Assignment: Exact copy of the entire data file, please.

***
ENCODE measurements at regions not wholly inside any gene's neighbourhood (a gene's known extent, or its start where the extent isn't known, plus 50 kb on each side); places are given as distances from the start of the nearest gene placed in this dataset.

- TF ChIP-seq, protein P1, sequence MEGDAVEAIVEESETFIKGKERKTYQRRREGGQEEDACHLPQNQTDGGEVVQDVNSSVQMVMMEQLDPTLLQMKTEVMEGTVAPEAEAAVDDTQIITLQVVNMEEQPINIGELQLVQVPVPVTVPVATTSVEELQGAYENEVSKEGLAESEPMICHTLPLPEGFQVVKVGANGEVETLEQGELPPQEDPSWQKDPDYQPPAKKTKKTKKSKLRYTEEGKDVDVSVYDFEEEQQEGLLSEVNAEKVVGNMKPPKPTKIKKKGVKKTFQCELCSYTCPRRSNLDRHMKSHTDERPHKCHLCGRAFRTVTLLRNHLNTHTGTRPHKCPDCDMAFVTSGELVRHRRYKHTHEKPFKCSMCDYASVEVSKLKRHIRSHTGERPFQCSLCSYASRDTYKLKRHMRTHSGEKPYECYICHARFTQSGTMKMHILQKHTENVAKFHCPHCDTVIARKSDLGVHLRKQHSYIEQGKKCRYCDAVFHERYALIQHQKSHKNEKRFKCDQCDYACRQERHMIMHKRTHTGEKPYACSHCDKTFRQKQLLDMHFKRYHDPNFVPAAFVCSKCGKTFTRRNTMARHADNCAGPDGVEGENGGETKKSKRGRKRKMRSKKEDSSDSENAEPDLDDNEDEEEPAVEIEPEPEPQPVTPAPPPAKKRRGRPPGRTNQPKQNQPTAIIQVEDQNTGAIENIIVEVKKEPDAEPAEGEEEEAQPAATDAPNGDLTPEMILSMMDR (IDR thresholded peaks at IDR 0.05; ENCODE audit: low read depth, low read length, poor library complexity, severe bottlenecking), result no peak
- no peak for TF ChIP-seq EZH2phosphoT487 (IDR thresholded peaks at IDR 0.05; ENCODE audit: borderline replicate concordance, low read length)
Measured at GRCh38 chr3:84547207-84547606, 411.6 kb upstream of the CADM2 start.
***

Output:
ENCODE measurements at regions not wholly inside any gene's neighbourhood (a gene's known extent, or its start where the extent isn't known, plus 50 kb on each side); places are given as distances from the start of the nearest gene placed in this dataset.

- TF ChIP-seq, protein P1, sequence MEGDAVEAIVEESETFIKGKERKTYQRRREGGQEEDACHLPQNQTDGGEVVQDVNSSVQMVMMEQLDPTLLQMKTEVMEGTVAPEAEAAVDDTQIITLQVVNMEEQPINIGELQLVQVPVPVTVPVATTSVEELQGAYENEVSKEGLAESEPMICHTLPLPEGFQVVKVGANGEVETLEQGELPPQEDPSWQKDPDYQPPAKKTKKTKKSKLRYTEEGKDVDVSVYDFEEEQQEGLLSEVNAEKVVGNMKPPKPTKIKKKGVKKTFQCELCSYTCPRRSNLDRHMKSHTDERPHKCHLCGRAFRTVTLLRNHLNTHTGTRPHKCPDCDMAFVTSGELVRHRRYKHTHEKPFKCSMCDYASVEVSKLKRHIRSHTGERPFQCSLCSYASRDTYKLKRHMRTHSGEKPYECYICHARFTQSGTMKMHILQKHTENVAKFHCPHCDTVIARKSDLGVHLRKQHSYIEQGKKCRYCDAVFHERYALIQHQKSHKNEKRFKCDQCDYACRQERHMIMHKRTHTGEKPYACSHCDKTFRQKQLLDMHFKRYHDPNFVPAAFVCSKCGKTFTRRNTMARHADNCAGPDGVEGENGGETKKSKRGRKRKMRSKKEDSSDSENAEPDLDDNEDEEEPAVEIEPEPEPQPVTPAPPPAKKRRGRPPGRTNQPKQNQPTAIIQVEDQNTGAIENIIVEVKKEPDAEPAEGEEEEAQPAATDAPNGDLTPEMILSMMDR (IDR thresholded peaks at IDR 0.05; ENCODE audit: low read depth, low read length, poor library complexity, severe bottlenecking), result no peak
- no peak for TF ChIP-seq EZH2phosphoT487 (IDR thresholded peaks at IDR 0.05; ENCODE audit: borderline replicate concordance, low read length)
Measured at GRCh38 chr3:84547207-84547606, 411.6 kb upstream of the CADM2 start.